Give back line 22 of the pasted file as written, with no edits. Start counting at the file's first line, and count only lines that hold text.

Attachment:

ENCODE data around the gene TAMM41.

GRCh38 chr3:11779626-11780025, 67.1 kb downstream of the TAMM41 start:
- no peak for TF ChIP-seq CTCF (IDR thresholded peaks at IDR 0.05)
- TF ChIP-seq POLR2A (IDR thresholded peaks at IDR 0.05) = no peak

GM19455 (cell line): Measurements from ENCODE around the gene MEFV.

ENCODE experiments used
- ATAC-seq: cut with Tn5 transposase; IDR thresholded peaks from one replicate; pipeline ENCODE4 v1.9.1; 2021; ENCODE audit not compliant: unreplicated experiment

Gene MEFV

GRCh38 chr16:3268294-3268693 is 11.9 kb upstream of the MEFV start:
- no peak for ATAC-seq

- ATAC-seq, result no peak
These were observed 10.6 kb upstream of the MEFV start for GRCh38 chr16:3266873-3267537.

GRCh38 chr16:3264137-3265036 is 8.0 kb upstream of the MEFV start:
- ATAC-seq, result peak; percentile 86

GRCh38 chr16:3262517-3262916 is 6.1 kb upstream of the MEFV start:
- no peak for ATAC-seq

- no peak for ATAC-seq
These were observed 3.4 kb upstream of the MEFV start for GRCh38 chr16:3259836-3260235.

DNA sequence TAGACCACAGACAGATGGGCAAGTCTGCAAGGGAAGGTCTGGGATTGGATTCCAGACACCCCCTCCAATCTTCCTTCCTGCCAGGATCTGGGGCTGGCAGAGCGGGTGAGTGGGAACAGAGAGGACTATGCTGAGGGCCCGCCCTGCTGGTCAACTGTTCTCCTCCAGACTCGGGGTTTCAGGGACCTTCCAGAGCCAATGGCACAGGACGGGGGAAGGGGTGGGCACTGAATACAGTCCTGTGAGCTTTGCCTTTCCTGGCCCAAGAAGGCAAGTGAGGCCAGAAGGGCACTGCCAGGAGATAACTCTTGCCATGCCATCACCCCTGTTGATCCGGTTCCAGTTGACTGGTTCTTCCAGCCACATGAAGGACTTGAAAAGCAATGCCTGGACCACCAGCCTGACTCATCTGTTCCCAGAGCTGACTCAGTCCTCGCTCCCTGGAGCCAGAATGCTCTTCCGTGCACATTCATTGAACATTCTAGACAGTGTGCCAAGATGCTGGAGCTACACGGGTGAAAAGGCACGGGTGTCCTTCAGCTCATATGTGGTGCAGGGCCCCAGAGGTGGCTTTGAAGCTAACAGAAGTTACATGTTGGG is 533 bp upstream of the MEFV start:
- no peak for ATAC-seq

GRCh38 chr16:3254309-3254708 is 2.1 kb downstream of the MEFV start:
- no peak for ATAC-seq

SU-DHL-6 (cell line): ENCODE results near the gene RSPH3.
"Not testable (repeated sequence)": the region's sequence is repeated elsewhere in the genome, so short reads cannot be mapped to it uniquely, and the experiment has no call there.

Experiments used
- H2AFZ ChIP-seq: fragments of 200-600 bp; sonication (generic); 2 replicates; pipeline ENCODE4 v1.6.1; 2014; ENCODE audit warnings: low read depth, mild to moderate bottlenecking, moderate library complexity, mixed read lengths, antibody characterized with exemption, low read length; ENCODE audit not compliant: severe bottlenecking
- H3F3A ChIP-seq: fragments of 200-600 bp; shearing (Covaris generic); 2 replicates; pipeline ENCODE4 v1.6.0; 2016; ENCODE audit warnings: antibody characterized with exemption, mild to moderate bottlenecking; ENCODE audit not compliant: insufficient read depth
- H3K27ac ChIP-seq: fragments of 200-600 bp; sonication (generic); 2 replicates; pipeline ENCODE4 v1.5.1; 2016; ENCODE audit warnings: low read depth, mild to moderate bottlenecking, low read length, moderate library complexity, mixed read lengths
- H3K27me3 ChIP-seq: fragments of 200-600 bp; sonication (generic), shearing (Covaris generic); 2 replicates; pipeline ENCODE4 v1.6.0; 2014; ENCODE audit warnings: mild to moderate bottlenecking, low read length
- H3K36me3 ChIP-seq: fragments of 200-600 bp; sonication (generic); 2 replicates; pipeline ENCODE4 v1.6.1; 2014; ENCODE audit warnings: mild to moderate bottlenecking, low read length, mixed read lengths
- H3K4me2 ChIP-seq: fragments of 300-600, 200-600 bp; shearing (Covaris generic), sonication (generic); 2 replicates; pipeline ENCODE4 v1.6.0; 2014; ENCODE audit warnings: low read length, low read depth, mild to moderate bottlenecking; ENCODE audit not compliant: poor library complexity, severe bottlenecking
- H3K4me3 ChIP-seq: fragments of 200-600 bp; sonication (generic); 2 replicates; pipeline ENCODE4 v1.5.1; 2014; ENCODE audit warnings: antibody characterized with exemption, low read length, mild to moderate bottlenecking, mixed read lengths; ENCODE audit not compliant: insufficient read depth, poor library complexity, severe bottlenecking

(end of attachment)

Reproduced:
- no peak for ATAC-seq